Hundreds of North Carolina elementary school teachers face an uncertain future now that the state budget blocks schools from paying teachers with money set aside for teacher assistants.
The $21.74 billion state budget adopted by the General Assembly maintains full funding for teacher assistants but takes away the flexibility school districts had to use that money for other purposes. Now school districts around the state are looking for ways to compensate the hundreds of teachers they had been paying with teacher assistant dollars.
Last year, the Johnston County school system diverted $990,000, or 12 percent, of the $8.2 million it received from the state for teacher assistants. In Wake County, that number was $4.2 million. Statewide, districts diverted $42 million to pay for teachers out of $376 million in teacher-assistant funding.
In Johnston, the diverted money flowed into the system’s supplemental fund for low-wealth schools, said spokeswoman Tracey Peedin Jones. From there, most of the money went to fund programs that serve children with special needs. Specifically, the money paid for salaries, benefits and some supplies, she said.
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It’s hard to say exactly how many positions currently depend on diverted TA funds, Peedin-Jones said, But the funds used for teachers who work with exceptional children covered the equivalent of 10 salaries, she said.
Johnston schools should not have to lay anyone off this year, she said, because the schools made this year’s budget with the possibility of losing state funds in mind.
It remains unclear whether the new funding restriction means Johnston County will hire more teacher assistants. The budget included a new formula for calculating how many TAs the state will fund in each district, Peedin-Jones said, and Johnston will have to wait for guidance from the Department of Public Instruction. The starting salary for a Johnston County teacher assistant is just under $18,000.
Teachers assistants play an important role in education, Superintendent Ed Croom said. They provide remediation and one-on-one instruction time to students, he said, and that’s why Johnston schools have traditionally budgeted the vast majority of its teacher-assistant dollars to fund regular TA positions.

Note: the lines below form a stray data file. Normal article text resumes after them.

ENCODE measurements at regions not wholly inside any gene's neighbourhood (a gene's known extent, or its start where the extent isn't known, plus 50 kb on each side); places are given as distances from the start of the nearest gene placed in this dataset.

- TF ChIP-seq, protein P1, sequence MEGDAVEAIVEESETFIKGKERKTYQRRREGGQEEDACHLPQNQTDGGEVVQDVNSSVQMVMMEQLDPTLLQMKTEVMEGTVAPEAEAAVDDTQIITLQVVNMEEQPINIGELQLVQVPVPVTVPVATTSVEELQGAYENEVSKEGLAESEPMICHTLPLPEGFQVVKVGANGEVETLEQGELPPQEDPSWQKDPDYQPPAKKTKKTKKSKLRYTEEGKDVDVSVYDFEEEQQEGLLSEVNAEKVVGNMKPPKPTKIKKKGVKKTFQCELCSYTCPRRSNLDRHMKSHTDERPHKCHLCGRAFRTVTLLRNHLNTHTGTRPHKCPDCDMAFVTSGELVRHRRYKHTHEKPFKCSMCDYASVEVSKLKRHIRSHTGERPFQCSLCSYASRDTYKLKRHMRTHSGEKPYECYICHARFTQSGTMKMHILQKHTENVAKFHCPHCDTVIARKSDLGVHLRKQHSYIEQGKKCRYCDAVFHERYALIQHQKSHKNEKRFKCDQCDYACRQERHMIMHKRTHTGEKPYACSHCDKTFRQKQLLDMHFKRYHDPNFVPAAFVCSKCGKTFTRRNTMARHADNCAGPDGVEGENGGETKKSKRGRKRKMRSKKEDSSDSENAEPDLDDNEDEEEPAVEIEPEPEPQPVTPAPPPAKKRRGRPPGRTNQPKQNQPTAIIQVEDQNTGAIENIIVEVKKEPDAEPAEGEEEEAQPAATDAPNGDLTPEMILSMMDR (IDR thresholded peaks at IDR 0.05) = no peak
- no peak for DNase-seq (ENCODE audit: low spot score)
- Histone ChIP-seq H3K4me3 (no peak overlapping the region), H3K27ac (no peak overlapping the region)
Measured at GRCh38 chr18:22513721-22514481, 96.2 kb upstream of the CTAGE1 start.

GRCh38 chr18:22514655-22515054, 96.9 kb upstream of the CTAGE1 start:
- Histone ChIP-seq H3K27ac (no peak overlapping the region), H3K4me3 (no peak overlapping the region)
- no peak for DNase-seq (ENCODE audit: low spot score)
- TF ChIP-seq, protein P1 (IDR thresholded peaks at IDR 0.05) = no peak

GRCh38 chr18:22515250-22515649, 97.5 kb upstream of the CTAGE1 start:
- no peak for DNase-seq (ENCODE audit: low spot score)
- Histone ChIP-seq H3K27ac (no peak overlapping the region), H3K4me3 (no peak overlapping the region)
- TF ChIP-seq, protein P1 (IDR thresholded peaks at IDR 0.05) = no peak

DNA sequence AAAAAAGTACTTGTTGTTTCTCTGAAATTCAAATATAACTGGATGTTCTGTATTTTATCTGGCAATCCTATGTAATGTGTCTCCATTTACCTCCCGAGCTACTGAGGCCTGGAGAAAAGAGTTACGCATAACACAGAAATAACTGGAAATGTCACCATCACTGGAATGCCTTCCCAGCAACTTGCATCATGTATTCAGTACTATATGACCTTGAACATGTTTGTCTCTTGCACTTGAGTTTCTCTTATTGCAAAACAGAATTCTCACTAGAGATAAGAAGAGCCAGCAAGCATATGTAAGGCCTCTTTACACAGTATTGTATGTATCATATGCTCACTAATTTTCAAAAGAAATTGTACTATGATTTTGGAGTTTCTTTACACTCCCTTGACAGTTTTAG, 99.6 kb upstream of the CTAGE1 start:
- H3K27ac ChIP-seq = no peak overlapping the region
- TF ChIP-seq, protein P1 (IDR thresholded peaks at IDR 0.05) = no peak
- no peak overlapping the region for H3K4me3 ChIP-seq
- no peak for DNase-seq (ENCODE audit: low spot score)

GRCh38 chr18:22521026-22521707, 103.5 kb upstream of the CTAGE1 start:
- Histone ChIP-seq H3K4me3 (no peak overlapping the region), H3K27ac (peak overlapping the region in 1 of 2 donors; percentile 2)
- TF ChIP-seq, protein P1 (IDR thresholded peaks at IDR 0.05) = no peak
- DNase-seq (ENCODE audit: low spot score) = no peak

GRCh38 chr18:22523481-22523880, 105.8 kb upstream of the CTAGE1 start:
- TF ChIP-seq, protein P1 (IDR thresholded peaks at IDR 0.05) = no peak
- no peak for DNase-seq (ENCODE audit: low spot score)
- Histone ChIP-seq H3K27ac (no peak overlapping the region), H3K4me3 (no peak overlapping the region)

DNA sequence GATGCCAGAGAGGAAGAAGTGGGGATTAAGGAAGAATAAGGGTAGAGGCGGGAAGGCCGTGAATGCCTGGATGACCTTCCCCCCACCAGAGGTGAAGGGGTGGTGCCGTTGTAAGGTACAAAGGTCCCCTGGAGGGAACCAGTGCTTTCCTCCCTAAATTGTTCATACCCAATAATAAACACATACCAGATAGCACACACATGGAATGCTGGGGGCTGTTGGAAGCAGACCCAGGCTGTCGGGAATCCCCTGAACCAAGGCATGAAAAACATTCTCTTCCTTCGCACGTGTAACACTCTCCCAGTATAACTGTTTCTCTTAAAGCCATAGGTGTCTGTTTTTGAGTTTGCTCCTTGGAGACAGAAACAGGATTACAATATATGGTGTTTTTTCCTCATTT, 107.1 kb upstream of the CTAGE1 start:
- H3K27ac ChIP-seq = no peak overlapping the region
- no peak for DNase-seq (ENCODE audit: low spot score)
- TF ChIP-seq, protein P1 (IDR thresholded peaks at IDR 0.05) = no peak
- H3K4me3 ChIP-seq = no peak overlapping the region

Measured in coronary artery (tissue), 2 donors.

“Lessons today are tailored to fit the needs of each child in the classroom,” he said. “Teacher assistants are instrumental in making this happen.”
However, it is also vital for public school systems to have flexibility in their budgets, Croom said. Before the state added its new restrictions, Johnston schools were able to hire educators – such as specialized tutors – who fulfill similar roles as teacher assistants but do not meet the state’s definition for funding.
“The more flexibility you have, the more you can do in your schools,” Croom said. “If school districts do not have flexibility with these funds, something will have to be eliminated or other fund sources will have to be utilized.”
A budgetary compromise
Funding for teacher assistants was one of the contentious issues that delayed adoption of the state budget past the June 30 deadline. The original Senate budget would have cut 5,000 teacher assistants to instead hire more teachers and reduce class sizes, but the House wanted to fund assistants at last year’s level.
As part of a budget compromise reached Sept. 11, House leaders agreed to the Senate’s demands on limits on how schools could spend teacher-assistant dollars.
School districts had lobbied lawmakers against the new restrictions. Leanne Winner, chief lobbyist for the N.C. School Boards Association, noted that the budget restriction would be applied to teachers who are already working.
“We’ve already begun the school year for districts who’ve used the money to hire teachers in the younger grades,” Winner said. “It would be a very upsetting and difficult transfer to all of a sudden lose that teacher.”
Sen. Harry Brown, the chamber’s chief budget writer, said he sees little basis for the argument that the funding restriction will result in some teachers losing their jobs. He said school systems have so much flexibility with the rest of their budget to keep those teachers on.
“All those LEAs (local education authorities) in that case have a lot of fund balance they can adjust with,” Brown said. “So that’s an argument, but I don’t think there’s much basis for that argument.”
David Neter, chief business officer of Wake schools, said most of the reserves Brown is talking about are already committed to items that districts need to purchase.
“Even though there’s a number from an accounting perspective on a book that says there’s $80 million, that doesn’t mean there’s $80 million of funding available to spend,” Neter said. “It sounds good, but when you look at the mechanics just under the covers, you realize it’s a bit of a fallacy to say that we’ve got $80 million that we’re sitting on that we can spend.”
Staff writer Colin Campbell contributed to this report.